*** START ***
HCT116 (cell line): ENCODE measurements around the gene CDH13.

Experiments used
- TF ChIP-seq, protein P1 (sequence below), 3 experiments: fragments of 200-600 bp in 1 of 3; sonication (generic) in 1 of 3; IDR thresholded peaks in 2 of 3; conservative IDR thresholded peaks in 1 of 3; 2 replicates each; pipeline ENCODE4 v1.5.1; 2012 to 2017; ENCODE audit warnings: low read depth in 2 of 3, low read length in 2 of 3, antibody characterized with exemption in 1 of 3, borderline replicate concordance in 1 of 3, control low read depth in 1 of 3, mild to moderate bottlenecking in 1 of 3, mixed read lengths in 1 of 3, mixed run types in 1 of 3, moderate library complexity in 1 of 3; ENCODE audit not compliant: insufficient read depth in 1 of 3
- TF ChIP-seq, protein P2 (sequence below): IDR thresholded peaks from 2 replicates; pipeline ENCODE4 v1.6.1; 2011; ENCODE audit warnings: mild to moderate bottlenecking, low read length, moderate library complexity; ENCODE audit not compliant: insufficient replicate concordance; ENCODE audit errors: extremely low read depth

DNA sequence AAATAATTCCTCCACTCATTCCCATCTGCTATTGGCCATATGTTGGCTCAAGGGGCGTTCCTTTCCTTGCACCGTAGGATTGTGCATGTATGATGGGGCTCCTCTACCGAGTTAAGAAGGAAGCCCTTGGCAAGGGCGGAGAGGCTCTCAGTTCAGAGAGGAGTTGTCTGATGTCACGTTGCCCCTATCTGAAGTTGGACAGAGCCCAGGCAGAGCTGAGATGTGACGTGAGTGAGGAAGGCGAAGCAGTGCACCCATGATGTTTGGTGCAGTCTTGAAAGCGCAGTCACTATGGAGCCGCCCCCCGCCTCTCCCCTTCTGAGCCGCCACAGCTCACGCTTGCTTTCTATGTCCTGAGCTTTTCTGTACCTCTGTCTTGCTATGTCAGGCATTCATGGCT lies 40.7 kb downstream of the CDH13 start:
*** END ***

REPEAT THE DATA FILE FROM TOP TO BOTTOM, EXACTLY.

HCT116 (cell line): ENCODE measurements around the gene CDH13.

Experiments used
- TF ChIP-seq, protein P1 (sequence below), 3 experiments: fragments of 200-600 bp in 1 of 3; sonication (generic) in 1 of 3; IDR thresholded peaks in 2 of 3; conservative IDR thresholded peaks in 1 of 3; 2 replicates each; pipeline ENCODE4 v1.5.1; 2012 to 2017; ENCODE audit warnings: low read depth in 2 of 3, low read length in 2 of 3, antibody characterized with exemption in 1 of 3, borderline replicate concordance in 1 of 3, control low read depth in 1 of 3, mild to moderate bottlenecking in 1 of 3, mixed read lengths in 1 of 3, mixed run types in 1 of 3, moderate library complexity in 1 of 3; ENCODE audit not compliant: insufficient read depth in 1 of 3
- TF ChIP-seq, protein P2 (sequence below): IDR thresholded peaks from 2 replicates; pipeline ENCODE4 v1.6.1; 2011; ENCODE audit warnings: mild to moderate bottlenecking, low read length, moderate library complexity; ENCODE audit not compliant: insufficient replicate concordance; ENCODE audit errors: extremely low read depth

DNA sequence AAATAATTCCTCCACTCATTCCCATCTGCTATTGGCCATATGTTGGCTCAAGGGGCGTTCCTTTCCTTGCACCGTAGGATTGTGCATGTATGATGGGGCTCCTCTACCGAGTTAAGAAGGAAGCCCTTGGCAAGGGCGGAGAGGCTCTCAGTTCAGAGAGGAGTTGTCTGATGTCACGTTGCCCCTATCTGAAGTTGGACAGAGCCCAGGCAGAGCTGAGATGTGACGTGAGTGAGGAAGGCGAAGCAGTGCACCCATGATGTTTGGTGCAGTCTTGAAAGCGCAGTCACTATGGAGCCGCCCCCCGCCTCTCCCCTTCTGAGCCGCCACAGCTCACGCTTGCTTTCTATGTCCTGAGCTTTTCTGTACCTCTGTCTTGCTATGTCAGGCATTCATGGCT lies 40.7 kb downstream of the CDH13 start: